Dr. Gallop is a Behavioral Optometrist in Pennsylvania who works with people who have visual challenges related to learning difficulties, autism spectrum behaviours (including ADD and ADHD), Cerebral Palsy or Acquired Brain-Injury, athletes and more. He is also the author of several published articles, and books including, “Looking Differently at Nearsightedness and Myopia – The Visual Process and the Myth of 20/20” and more recently the co-author of The Kingdom of Should.

As a parent with little knowledge of optometry I find Dr. Gallop’s web site and accompanying blog very helpful because it is concise, well-written and easy to understand. When I wasn’t sure how to articulate my daughter’s situation in a way her teachers would understand, I referred to Dr. Gallop’s article The Visual Process and Learning.  The content was clear, easy to process and helped me convey my daughter’s situation without having to decipher doctor-speak. His article What is Vision Therapy/ Vision Training?  is very informative, and I encourage anyone who is considering (or undergoing) vision therapy/vision training to take the time to read it.   Actually, I encourage you to bookmark gallopintovision.com. It’s a resource you’ll find yourself referring to often.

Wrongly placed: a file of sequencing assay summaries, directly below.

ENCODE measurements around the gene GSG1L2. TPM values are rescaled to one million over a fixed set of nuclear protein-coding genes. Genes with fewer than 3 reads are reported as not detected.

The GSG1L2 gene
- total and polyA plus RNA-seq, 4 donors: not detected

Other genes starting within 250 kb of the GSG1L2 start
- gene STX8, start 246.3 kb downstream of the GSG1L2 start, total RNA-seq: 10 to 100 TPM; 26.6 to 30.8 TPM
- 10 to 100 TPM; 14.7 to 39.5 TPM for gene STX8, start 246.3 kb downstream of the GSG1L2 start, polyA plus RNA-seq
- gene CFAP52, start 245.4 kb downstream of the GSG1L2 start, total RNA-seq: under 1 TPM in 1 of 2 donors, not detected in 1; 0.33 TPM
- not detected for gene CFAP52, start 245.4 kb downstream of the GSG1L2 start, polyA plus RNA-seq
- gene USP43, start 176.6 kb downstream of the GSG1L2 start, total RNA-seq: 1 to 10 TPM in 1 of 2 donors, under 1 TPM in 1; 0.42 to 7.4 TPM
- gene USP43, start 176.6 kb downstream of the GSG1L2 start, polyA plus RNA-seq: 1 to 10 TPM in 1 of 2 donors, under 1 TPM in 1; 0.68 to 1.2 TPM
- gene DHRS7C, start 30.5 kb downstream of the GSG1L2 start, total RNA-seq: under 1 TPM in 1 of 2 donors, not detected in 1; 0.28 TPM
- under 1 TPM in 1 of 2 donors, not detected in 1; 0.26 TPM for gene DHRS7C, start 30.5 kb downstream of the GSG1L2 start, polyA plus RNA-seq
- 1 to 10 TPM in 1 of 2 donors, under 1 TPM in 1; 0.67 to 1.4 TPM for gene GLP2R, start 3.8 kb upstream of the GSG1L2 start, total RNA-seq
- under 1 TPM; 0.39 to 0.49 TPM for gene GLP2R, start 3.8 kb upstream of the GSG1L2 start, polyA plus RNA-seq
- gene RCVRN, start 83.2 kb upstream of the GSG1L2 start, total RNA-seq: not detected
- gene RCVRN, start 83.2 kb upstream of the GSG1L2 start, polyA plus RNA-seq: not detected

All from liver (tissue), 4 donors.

Stay tuned for future blog entries about other resources I have found helpful and reviews on books I have read recently. (I have been a very busy reader of late!) I will also be dedicating a future entry to The Kingdom of Should – if you haven’t already please visit The Kingdom of Should’s interactive web site. Any description I give you couldn’t possibly do it justice. It’s an experience you (and your child or patient) should really enjoy for yourselves.

 

Do you have a story to share?

One of the best ways to increase awareness about important issues – such as the benefits of Vision Therapy – is through word of mouth. That is why I’m extending an invitation to our readers to share their stories about Vision Therapy. Whether you’re currently undergoing treatment, thinking about undergoing Vision Therapy, administer treatment, have graduated from a Vision Therapy program, or feel you have a helpful story that relates to Vision Therapy; we’d like to hear from you.